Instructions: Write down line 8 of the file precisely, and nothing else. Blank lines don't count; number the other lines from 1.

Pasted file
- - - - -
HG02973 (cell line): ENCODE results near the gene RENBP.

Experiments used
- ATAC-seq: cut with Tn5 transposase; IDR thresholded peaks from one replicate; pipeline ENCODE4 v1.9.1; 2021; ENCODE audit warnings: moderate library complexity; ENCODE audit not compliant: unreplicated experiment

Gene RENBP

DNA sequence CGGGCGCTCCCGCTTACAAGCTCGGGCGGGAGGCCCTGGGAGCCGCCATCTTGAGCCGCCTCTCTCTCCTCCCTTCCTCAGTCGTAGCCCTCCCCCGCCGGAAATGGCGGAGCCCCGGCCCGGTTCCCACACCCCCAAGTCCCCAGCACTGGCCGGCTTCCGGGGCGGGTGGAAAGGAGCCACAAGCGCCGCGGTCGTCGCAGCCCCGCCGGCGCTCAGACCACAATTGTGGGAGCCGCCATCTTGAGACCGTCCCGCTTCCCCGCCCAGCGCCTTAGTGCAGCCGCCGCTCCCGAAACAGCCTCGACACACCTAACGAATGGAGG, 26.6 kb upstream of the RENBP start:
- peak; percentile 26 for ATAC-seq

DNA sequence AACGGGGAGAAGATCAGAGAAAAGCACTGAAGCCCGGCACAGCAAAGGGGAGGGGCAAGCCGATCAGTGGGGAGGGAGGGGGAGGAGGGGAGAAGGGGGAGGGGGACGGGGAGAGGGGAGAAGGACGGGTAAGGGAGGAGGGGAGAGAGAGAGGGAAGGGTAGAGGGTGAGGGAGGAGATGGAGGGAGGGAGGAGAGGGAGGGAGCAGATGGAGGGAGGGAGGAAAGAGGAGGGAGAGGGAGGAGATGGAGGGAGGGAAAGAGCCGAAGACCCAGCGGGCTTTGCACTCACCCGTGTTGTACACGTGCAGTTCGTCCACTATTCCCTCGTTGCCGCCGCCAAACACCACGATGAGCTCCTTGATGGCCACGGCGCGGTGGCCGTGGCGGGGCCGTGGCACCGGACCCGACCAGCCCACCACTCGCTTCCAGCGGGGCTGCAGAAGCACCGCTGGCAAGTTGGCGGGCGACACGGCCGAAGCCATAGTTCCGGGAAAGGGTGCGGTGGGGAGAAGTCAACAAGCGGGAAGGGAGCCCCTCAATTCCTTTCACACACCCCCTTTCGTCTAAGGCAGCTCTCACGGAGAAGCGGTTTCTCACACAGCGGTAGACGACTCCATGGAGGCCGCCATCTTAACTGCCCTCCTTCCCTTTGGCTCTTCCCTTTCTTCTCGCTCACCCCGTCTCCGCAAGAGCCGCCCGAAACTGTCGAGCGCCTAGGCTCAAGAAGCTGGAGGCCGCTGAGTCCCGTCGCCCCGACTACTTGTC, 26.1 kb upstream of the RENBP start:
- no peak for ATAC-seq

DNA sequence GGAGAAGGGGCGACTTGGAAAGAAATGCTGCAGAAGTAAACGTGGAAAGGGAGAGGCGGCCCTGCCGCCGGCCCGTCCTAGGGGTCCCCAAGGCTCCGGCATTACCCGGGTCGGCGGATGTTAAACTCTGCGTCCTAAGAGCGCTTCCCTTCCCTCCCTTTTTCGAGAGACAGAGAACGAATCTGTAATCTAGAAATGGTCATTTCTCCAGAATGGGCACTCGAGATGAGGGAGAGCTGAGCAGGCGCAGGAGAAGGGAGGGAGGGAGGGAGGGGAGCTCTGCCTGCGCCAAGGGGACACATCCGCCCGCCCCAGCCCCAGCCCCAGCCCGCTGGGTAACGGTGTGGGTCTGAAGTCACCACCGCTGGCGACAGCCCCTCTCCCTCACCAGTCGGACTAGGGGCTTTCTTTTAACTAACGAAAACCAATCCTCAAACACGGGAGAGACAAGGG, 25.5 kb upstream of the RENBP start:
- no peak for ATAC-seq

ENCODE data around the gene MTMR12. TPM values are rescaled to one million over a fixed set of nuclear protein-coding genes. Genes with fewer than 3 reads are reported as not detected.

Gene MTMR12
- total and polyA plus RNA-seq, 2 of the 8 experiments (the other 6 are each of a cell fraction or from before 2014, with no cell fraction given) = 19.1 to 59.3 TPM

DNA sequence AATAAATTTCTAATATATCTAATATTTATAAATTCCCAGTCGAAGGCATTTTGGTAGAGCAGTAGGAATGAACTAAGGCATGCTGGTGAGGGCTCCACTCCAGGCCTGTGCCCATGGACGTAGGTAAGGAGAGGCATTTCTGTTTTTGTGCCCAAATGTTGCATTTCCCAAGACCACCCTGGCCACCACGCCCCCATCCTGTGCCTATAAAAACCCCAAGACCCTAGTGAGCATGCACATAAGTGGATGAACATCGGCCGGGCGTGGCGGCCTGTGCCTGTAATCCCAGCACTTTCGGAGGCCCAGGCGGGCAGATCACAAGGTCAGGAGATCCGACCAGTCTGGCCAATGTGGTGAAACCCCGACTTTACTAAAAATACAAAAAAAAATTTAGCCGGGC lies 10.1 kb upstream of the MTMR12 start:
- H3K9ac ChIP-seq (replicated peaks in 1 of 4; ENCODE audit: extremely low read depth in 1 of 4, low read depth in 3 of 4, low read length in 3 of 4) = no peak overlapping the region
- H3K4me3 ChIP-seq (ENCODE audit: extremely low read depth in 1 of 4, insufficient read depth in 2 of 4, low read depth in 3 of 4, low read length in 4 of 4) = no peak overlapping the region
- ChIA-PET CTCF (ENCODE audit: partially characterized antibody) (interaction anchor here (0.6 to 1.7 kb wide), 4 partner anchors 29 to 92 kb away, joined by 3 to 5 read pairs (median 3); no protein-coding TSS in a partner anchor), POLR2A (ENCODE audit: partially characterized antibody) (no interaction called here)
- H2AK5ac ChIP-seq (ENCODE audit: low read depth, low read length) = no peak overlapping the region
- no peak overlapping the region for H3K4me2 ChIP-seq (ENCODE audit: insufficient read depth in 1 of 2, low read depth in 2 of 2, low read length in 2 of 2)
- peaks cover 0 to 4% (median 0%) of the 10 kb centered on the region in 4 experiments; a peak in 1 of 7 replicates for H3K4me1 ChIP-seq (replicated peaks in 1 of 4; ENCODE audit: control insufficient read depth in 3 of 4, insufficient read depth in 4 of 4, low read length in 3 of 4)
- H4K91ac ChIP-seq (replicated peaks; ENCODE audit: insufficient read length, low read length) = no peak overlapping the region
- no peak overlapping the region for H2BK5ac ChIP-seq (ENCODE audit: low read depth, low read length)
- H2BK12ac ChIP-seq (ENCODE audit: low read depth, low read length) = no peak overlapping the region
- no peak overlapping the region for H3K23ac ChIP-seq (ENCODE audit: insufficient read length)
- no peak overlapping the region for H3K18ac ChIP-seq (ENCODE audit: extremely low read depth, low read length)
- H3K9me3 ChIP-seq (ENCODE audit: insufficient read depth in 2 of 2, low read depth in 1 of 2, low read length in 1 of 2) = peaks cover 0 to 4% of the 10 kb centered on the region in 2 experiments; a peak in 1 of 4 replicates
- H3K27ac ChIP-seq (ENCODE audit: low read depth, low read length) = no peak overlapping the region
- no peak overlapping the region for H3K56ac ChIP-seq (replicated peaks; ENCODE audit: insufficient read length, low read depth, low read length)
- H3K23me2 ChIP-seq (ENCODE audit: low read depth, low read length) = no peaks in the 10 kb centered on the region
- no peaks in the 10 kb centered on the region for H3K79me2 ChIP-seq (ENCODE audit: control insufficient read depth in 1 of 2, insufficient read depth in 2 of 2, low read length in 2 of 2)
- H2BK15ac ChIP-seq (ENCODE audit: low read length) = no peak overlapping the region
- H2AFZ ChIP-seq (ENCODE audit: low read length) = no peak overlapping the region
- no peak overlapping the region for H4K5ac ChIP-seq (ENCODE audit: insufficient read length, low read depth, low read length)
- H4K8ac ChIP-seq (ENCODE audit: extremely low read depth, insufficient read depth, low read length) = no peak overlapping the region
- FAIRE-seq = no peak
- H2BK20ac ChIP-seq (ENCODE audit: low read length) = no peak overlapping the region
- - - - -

- no peak for ATAC-seq